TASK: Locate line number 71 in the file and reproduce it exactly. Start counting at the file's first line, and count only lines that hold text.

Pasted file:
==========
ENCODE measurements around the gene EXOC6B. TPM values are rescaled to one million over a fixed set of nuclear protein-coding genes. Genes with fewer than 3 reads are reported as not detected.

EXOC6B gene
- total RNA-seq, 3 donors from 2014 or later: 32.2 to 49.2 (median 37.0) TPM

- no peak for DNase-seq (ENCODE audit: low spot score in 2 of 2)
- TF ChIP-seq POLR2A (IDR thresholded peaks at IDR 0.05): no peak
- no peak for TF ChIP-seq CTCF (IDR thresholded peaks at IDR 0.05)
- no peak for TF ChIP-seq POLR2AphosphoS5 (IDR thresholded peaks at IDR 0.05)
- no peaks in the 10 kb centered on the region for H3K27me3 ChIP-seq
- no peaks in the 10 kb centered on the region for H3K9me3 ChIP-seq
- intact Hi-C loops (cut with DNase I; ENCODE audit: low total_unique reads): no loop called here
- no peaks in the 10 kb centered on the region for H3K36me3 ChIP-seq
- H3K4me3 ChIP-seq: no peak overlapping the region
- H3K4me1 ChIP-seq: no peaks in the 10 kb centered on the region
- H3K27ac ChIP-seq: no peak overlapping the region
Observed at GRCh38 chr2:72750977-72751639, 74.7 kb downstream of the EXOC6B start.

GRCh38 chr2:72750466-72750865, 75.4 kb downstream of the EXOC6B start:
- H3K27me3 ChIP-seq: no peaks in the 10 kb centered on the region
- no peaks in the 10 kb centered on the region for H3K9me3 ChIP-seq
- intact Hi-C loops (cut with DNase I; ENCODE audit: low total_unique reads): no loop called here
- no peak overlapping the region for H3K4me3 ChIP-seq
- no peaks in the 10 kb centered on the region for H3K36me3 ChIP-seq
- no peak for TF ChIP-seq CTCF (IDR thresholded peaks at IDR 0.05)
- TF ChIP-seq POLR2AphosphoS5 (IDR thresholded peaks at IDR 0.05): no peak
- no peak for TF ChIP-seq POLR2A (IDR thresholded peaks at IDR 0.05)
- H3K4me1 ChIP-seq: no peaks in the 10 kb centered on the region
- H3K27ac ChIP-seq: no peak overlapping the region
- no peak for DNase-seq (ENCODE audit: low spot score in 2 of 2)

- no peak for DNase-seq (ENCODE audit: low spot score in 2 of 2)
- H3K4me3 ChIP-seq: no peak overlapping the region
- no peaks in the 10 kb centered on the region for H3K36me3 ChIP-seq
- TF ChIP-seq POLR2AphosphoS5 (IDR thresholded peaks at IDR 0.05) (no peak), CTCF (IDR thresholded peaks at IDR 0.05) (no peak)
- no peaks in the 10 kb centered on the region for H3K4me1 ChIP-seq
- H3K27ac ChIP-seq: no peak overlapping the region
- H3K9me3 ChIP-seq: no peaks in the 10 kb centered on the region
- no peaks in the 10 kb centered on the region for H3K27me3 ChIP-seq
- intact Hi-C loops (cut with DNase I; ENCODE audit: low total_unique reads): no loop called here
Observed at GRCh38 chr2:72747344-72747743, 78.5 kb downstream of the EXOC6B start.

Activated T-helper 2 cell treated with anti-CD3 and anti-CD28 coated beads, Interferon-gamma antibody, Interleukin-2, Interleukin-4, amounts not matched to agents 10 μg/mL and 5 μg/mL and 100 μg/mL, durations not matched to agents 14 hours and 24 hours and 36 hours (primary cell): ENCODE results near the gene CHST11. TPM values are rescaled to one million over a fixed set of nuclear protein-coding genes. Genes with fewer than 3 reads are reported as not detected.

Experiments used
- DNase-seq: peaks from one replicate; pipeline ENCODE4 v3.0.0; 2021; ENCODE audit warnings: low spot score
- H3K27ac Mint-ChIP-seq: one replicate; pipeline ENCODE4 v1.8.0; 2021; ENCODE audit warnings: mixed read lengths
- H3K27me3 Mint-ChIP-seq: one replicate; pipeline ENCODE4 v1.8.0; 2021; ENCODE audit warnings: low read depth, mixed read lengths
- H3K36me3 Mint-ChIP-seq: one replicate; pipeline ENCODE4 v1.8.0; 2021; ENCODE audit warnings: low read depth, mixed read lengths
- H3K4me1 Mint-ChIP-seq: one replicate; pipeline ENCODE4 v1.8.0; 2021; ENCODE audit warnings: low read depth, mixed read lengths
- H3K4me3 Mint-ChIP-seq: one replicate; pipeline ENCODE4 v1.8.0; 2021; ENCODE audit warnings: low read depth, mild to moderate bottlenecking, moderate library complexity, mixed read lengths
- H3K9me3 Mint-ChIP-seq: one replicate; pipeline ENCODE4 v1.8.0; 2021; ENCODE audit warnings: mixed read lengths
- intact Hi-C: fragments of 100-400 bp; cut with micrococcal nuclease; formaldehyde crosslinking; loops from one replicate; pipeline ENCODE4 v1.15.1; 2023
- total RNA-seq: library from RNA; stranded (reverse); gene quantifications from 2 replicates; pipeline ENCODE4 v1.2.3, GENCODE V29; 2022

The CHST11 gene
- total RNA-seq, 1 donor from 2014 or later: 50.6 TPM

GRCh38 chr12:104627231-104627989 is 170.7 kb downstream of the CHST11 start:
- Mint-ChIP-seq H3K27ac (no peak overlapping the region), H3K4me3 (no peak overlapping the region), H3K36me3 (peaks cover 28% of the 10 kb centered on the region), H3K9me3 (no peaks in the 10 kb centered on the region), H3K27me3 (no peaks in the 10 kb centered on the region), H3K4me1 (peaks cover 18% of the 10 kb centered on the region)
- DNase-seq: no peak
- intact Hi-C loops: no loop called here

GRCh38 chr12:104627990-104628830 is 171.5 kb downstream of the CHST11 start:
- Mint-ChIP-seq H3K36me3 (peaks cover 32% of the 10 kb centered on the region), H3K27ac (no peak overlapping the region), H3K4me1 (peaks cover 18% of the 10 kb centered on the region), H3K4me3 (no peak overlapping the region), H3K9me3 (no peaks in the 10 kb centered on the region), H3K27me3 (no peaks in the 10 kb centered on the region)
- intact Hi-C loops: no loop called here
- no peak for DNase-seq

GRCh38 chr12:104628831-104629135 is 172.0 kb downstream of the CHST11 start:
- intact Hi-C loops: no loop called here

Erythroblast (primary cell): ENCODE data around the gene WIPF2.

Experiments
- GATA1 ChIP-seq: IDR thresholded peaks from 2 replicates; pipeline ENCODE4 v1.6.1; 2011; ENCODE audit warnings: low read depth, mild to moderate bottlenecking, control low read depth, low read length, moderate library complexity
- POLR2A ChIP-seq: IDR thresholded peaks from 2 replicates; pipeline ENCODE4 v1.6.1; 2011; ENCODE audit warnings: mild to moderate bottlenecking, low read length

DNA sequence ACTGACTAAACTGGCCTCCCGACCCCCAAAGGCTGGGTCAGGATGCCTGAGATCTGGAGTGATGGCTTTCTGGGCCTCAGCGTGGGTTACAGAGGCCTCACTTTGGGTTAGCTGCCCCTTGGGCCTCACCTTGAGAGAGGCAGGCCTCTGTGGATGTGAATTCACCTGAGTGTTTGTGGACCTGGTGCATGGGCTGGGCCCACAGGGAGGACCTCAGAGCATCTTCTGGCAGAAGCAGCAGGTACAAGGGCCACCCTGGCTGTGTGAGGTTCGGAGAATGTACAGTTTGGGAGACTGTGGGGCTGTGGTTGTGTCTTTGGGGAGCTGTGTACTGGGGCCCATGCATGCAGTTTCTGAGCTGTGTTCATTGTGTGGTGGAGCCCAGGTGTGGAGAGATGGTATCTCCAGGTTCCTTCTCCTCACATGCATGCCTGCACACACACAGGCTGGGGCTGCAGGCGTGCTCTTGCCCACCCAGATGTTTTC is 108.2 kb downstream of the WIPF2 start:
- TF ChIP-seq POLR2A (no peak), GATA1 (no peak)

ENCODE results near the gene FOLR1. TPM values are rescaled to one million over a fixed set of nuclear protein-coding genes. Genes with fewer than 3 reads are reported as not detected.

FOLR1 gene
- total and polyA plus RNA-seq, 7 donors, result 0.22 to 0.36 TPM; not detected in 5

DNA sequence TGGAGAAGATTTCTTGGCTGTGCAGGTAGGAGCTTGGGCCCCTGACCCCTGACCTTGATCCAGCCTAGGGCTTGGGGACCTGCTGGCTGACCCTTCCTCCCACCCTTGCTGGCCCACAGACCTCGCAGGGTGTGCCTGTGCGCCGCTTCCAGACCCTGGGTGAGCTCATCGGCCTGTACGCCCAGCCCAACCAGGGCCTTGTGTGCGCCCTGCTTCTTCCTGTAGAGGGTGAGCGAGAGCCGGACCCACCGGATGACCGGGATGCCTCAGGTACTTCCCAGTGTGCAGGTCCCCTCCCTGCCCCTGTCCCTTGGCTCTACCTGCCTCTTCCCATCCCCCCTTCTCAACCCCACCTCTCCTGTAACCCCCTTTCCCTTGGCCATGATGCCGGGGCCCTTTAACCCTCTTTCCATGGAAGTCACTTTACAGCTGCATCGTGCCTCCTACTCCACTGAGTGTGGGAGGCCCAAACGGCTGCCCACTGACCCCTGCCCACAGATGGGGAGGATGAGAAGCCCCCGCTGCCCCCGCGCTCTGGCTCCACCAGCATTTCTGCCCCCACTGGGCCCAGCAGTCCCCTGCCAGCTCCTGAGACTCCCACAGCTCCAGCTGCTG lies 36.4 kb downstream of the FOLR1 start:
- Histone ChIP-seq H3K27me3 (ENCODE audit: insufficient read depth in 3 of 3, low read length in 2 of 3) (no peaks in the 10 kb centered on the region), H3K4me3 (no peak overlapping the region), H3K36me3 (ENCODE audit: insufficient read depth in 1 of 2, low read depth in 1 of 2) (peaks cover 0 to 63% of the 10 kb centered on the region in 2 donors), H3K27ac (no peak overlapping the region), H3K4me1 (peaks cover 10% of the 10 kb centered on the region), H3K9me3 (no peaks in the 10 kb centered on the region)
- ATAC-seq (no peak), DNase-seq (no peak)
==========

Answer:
- Histone ChIP-seq H3K27me3 (ENCODE audit: insufficient read depth in 3 of 3, low read length in 2 of 3) (no peaks in the 10 kb centered on the region), H3K4me3 (no peak overlapping the region), H3K36me3 (ENCODE audit: insufficient read depth in 1 of 2, low read depth in 1 of 2) (peaks cover 0 to 63% of the 10 kb centered on the region in 2 donors), H3K27ac (no peak overlapping the region), H3K4me1 (peaks cover 10% of the 10 kb centered on the region), H3K9me3 (no peaks in the 10 kb centered on the region)